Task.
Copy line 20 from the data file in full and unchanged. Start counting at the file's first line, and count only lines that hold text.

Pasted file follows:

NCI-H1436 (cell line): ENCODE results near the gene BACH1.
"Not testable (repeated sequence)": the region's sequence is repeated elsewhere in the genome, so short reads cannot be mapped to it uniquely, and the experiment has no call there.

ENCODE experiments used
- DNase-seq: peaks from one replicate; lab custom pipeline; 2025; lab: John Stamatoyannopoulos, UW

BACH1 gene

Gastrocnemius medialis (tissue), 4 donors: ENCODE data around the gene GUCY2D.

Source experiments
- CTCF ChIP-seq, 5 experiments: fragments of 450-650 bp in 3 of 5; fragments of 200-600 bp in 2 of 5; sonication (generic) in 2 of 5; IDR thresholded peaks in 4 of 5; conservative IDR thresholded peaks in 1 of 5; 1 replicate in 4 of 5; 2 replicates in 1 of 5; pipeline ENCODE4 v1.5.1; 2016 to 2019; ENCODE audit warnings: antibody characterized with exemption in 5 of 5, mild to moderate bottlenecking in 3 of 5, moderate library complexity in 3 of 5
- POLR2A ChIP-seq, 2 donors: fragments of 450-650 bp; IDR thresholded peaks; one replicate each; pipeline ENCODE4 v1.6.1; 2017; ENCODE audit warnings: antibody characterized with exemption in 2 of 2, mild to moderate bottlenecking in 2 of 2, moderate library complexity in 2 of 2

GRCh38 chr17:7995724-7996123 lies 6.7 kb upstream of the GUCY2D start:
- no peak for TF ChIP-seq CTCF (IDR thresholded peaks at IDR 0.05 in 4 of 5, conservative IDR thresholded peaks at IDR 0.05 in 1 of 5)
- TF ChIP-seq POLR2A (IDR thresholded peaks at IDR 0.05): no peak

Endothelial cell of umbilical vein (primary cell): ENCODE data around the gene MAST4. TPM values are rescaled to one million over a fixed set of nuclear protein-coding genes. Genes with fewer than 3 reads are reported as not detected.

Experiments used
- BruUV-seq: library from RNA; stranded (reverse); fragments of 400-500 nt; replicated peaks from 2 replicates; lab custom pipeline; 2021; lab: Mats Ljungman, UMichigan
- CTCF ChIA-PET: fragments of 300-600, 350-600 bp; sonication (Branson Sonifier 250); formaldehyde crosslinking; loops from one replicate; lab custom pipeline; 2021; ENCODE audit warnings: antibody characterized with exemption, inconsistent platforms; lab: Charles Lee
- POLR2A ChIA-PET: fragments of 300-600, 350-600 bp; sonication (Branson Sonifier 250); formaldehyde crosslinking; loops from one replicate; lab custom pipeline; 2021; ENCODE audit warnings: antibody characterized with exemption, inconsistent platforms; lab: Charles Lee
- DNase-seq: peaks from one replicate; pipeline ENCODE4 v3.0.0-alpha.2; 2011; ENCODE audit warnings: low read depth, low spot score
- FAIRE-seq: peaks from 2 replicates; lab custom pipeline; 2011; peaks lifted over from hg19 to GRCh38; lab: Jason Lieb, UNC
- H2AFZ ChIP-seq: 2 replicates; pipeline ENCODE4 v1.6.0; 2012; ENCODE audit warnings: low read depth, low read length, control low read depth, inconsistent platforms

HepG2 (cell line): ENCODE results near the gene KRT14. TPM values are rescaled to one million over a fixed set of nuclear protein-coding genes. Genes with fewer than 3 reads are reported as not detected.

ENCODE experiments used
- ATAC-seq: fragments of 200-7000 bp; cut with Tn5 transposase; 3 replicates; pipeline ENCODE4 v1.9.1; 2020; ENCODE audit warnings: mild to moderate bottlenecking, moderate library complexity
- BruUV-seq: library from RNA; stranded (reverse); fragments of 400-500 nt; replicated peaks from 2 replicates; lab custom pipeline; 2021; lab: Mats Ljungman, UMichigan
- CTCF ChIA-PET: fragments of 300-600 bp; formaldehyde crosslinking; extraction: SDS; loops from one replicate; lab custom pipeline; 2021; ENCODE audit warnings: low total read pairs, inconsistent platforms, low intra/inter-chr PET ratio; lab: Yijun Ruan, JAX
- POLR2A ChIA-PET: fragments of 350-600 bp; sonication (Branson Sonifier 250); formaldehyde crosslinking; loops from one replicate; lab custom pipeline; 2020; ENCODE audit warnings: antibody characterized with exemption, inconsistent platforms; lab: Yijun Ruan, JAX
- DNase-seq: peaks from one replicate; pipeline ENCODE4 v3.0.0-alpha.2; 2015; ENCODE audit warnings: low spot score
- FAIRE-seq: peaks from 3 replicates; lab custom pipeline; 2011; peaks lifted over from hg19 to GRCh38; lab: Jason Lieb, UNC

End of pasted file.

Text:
- H2AFZ ChIP-seq: 2 replicates; pipeline ENCODE4 v1.6.0; 2012; ENCODE audit warnings: low read depth, low read length, control low read depth, inconsistent platforms